I posted some shots of the jets at Haneda reversing thrust and throwing up a lot of spray in the process as a result of the rain that day. Stills can be good for showing off spray but the motion of the spray in the reverser flows is more apparent in video. Consequently, I shot a bunch of video that day. Only recently have I caught up with my video editing backlog courtesy of the ample time I have at home as a result of not being able to go out anywhere. Here is a sample of the airliner movements from that day.
My wait at Boeing Field for the 777X coincided with some very changeable weather. The wind was strong and gusty for the whole time but what started out as wet and dreary gradually cleared up to be a sunny end to the day. I shot a couple of 737s as well as some corporate jets. When the 737 Max 7 test aircraft came in, it was absolutely hammering it down and the plane was pretty obscured by the rain. When a Max 8 on a test flight came in later, things had cleared up quite a bit. It wasn’t sunny at that point but there was a hint of light improvement which was making the green protective film shine a little more. By the time the 777X came in, the sun was out!
I was a bit annoyed that my one spare day in Tokyo was a rainy one. I didn’t have any great plans for the day other than getting adjusted to the time but, when I knew it was raining, I almost didn’t even bother with Haneda. However, in the absence of another plan, I decided to go. The thing I liked about it was that, with the rain falling, the runway was wet. This resulted in a lot of moisture being thrown up in the air by the jets as they reversed thrust. Some went for minimum reverse but others went for a bunch of throttle as they aimed to stop in time for the exit they were aiming for.
Based on a Global Express business jet, the RAF’s Sentinel battlefield surveillance jet has plenty of lumps and bumps to distinguish it but the paint scheme is a different story. It is painted plain gray and, aside from one example I saw at Red Flag, it doesn’t have any interesting squadron markings. The Friday of RIAT was a very wet a dreary day but this had the effect of making the Sentinel look rather glossy. I have never seen them look too interesting before (aside from Red Flag) but this looked okay. I did shoot it departing too on an overcast day and it didn’t look too bad then so maybe this one was fresh out of the paint shop?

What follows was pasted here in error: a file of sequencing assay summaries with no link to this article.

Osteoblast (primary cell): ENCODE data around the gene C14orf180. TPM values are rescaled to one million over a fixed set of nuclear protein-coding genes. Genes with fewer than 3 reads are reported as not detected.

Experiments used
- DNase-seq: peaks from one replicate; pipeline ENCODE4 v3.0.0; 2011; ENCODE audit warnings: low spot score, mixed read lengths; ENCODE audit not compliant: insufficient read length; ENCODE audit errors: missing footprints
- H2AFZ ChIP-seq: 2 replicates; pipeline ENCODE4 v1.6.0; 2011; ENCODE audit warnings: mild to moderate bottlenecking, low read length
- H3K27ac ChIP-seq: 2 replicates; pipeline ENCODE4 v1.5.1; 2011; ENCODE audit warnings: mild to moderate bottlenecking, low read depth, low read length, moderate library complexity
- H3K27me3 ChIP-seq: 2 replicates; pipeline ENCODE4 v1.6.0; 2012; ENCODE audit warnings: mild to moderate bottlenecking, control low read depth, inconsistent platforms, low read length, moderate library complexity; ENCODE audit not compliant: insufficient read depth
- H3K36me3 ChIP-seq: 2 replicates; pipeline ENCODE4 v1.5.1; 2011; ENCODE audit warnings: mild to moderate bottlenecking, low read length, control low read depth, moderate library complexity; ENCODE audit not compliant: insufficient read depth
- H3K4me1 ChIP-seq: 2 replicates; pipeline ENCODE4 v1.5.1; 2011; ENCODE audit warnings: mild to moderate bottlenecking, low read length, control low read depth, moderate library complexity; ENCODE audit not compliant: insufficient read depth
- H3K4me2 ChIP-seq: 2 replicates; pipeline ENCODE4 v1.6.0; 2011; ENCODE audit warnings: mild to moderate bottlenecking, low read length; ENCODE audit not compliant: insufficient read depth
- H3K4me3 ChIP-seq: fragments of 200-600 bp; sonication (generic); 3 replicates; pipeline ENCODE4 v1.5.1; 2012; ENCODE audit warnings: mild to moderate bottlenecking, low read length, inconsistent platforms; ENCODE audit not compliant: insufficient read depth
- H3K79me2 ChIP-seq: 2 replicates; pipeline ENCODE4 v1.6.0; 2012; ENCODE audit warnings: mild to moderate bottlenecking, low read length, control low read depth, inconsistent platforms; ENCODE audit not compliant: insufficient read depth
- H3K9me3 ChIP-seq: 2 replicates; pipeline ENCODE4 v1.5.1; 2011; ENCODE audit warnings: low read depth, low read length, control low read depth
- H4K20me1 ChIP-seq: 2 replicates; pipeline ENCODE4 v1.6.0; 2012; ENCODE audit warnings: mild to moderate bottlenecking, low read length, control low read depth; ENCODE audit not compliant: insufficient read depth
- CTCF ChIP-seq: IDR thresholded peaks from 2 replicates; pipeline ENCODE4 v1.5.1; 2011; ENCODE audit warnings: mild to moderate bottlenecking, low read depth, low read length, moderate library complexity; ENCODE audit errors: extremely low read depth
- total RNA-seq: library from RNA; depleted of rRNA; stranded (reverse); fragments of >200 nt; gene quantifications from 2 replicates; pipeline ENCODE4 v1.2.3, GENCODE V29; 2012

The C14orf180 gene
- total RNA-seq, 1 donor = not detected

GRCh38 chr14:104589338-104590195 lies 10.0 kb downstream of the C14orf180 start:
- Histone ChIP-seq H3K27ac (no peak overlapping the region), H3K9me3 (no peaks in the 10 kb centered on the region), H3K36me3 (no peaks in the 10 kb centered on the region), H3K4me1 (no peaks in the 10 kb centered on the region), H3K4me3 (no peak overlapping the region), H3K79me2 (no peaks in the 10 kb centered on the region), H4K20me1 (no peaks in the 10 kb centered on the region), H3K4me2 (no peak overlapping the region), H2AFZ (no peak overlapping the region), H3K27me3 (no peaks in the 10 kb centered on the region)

My inability to see a Boeing T-33 jet in nice conditions continues. I was at Boeing Field when one of the T-33s was taking off in support of a Pegasus test mission. The weather was crappy with rain and a heavy overcast. I thought that this was not going to work well but sometimes bad weather provides good opportunities so I gave it a go. Besides, I don’t see them enough to pass it by. As it turned out, the flat conditions and the dampness made the jet show up nicely against the background when it was still low on climb out. Once it was against the sky, things weren’t so great but it turned out a lot better than I expected.
I have shot KC-46s in bad conditions more often than would seem probable. I got one in conditions so dark it was like a night shoot. This time it was heavy rain. Of course that can mean vapor. The matte gray of fuselage actually looks better when it is wet. I had hoped the inlets would fog but that didn’t happen. However, the flat light helped the fuselage a bit which often gets too contrasts. Besides that it throws up a ton of spray behind it as it accelerates down the runway. Rotating in front of me meant I was rather happy with the result compared to what I expected.